A week-long gathering in Scotland of mountaineers from across the world has been hailed a massive success as climbers from 22 countries enjoy Scotland’s mountains.
Climbers from Europe, Scandinavia, the Middle East, the Americas and South Korea came as guests of Mountaineering Scotland to pair up with UK climbers and sample the unique character of Scottish winter climbing.
Ice-axe wielding and crampon-shod, they climbed well-known classic ice routes and hard, modern test-pieces – and also notched up six entirely new routes, including one amongst the hardest ever done in Scotland.
Some of the 60-strong group even took part in a mountain rescue, when they witnessed an avalanche on Ben Nevis and abandoned their own climbs to give initial support and First Aid to the victim until the Mountain Rescue Team arrived for the evacuation.
Host climber Luca Celano and Carl Nystedt from Sweden climbing in the Cairngorms. Photo by Marc Langley.
After a week of climbing, sometimes in challenging weather, both guest and host climbers were unanimous in declaring the event a great success, with the guests, most of whom have experience of climbing in the Alps and greater ranges – enthusing about the whole challenge and experience of winter climbing in Scotland.
Stuart Younie, CEO of Mountaineering Scotland, said “Mountaineering Scotland has been delighted to host this event in our 50th year, and to be able to welcome climbers from 22 different countries and all over the UK to enjoy some of the best winter climbing conditions Scotland has seen in many years. It’s been a great opportunity to showcase Scotland on an international stage and many of our international guests have been so enthused about the experience they are already talking about when they are going to come back. Thanks to our partner organisations and to all the volunteers who helped deliver such a fantastic event.”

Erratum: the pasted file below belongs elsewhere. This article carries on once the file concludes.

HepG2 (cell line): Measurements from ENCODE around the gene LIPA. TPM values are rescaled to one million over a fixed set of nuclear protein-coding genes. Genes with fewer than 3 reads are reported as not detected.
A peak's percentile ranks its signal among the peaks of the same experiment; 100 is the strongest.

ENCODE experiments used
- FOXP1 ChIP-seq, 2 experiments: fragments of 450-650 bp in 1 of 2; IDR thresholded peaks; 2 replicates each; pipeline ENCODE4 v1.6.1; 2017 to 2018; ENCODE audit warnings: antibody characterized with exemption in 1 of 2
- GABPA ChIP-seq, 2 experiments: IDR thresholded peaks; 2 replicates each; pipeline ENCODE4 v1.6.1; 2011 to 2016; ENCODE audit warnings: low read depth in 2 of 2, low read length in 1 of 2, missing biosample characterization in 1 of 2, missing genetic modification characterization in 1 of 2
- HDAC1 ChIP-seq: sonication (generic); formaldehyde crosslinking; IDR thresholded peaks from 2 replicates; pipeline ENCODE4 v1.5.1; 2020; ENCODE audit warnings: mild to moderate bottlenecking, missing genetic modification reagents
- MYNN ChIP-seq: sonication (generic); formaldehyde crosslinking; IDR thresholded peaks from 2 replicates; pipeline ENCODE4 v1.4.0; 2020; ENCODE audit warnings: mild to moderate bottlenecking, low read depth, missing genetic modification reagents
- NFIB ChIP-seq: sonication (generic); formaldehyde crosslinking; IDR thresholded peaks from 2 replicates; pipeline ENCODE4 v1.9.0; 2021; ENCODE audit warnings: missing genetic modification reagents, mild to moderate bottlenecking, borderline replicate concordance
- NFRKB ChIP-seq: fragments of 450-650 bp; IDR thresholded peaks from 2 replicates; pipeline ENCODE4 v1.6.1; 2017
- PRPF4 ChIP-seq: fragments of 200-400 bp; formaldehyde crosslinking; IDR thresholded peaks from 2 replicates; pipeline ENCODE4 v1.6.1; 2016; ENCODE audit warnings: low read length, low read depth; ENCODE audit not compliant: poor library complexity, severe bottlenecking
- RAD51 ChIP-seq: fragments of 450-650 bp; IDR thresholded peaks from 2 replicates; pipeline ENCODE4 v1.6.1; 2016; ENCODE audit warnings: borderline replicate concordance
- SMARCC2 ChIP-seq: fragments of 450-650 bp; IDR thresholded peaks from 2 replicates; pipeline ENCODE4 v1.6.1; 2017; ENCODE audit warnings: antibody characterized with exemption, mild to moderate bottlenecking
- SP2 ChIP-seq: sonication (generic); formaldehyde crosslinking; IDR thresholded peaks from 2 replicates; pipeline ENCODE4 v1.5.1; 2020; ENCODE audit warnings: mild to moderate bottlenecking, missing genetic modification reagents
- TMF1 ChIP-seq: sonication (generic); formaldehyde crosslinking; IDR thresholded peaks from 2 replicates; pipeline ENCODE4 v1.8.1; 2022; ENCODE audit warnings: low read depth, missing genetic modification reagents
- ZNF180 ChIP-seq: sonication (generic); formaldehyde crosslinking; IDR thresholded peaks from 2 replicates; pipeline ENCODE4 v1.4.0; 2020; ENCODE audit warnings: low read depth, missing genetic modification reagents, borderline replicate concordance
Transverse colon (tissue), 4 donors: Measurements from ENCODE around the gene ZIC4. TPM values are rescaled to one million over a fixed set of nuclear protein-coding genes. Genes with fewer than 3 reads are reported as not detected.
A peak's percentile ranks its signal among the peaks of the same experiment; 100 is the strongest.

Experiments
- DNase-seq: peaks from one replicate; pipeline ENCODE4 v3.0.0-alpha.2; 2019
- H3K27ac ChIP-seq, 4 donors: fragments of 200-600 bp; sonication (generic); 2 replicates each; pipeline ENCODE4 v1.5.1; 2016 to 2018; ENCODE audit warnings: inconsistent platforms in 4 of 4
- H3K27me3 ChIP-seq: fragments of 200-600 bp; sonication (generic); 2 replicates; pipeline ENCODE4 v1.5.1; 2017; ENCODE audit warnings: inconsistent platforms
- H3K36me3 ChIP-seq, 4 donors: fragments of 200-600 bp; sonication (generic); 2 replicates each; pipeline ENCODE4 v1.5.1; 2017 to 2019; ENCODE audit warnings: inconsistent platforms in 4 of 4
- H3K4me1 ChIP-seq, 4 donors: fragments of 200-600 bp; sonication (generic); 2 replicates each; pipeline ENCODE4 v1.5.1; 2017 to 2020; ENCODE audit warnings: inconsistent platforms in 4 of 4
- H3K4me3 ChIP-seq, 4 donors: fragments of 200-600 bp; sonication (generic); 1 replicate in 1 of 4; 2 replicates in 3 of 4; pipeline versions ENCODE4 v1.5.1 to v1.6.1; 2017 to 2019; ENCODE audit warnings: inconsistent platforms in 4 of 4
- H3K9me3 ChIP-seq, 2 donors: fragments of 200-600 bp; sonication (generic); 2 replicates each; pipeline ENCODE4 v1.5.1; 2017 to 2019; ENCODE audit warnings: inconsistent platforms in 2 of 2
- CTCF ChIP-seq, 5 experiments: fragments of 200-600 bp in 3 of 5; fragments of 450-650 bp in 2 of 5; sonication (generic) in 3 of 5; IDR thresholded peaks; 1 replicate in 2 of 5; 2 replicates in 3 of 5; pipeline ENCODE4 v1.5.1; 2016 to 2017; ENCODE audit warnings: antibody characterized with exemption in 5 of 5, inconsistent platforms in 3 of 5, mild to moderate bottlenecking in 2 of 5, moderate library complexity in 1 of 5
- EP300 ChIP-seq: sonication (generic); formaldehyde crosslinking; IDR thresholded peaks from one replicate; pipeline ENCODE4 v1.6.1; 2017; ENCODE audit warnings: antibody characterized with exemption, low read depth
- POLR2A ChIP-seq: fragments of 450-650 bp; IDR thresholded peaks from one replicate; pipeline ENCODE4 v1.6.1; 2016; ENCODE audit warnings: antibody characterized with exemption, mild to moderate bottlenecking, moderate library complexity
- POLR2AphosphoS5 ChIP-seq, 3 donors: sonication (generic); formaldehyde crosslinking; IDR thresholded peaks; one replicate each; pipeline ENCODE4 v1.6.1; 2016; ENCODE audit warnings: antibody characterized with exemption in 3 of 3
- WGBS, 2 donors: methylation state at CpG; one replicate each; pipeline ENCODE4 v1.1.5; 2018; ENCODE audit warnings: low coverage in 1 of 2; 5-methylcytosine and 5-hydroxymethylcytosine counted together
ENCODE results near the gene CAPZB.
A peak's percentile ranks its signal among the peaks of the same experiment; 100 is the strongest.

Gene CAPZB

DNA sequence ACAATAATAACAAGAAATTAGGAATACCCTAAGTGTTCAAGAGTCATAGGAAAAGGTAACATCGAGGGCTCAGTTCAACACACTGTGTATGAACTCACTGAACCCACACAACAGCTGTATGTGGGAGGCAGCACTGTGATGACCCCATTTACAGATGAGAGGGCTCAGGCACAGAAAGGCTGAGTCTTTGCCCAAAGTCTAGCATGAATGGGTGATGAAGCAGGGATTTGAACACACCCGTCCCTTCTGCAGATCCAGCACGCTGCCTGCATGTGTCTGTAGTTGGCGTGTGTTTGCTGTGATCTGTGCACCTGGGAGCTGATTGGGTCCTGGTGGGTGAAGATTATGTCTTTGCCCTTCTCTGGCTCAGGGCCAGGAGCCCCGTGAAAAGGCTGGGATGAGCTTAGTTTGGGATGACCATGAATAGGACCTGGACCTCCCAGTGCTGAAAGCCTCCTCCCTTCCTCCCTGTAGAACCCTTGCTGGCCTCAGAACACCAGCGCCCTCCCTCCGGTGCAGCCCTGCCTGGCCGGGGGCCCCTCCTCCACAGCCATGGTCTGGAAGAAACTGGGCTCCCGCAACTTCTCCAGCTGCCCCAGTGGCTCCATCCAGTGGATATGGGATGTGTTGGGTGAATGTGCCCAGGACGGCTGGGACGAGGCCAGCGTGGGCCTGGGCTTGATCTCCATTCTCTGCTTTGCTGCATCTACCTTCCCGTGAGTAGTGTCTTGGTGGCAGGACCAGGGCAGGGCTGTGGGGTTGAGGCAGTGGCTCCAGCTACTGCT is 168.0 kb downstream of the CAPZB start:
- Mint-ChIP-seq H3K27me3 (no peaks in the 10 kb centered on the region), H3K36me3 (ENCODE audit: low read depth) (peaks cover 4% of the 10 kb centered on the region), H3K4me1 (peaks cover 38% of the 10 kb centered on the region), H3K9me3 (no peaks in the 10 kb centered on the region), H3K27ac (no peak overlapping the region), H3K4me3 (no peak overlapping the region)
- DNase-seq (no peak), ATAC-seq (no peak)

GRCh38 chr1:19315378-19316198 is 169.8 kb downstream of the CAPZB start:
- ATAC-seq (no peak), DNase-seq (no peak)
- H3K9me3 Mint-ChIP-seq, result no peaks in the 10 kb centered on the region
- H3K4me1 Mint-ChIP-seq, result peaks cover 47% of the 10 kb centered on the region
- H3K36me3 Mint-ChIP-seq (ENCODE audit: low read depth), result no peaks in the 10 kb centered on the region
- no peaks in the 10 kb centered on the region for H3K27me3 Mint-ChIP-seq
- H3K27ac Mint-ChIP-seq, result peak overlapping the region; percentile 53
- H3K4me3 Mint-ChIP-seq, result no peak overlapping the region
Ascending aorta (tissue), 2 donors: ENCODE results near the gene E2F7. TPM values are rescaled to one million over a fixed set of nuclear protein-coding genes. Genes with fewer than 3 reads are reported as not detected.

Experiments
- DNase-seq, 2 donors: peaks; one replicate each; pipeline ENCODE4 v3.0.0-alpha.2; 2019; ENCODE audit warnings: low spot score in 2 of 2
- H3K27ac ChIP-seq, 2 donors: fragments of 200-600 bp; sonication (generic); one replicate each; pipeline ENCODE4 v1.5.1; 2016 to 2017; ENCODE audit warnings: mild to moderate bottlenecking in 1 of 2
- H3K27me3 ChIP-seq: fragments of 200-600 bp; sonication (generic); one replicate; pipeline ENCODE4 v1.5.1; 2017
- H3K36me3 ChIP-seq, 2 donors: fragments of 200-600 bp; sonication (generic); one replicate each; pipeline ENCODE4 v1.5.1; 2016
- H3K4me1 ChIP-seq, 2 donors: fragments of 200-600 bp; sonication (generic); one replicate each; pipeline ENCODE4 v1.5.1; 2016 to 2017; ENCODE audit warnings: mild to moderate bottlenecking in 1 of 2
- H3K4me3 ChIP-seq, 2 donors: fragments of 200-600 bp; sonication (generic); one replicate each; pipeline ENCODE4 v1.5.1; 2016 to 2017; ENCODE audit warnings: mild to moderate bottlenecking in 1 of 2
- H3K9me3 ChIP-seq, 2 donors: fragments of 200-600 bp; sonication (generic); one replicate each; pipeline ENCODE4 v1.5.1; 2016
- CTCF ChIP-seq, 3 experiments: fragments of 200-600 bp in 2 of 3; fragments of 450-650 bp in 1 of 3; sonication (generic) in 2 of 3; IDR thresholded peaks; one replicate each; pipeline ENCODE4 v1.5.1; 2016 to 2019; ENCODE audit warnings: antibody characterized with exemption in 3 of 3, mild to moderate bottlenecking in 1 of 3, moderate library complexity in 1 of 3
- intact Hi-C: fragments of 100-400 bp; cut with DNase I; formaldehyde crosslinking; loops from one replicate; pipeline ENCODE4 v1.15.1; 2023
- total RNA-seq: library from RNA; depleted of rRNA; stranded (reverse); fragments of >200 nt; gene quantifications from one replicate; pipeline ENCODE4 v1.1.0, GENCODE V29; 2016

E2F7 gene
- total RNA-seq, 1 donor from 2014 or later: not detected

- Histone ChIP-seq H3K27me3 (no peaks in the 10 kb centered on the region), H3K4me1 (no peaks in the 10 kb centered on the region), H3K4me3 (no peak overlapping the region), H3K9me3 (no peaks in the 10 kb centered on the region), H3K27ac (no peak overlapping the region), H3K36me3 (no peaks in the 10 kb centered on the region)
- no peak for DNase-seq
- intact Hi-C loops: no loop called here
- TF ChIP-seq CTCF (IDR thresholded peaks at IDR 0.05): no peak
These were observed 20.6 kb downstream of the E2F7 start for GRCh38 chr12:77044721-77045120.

Streap Alba Geamhradh 2020 – the name means Climb Scotland Winter 2020 in Gaelic – was revived this year as part of the celebrations to mark Mountaineering Scotland’s 50th anniversary. It was supported by the Scottish Mountaineering Club, The Alpine Club, British Mountaineering Council and Salewa.
Organisers had been worried that climbing conditions would be poor, with a relatively warm December and January, but in the week or so before the international guests arrived colder conditions blew in and plastered the cliffs and gullies with snow and ice.
The visiting climbers were teamed up with UK climbers of similar ability and climbed in various mountain areas of Scotland, staying in climbing huts in the Cairngorms, Glen Coe and on Ben Nevis itself.
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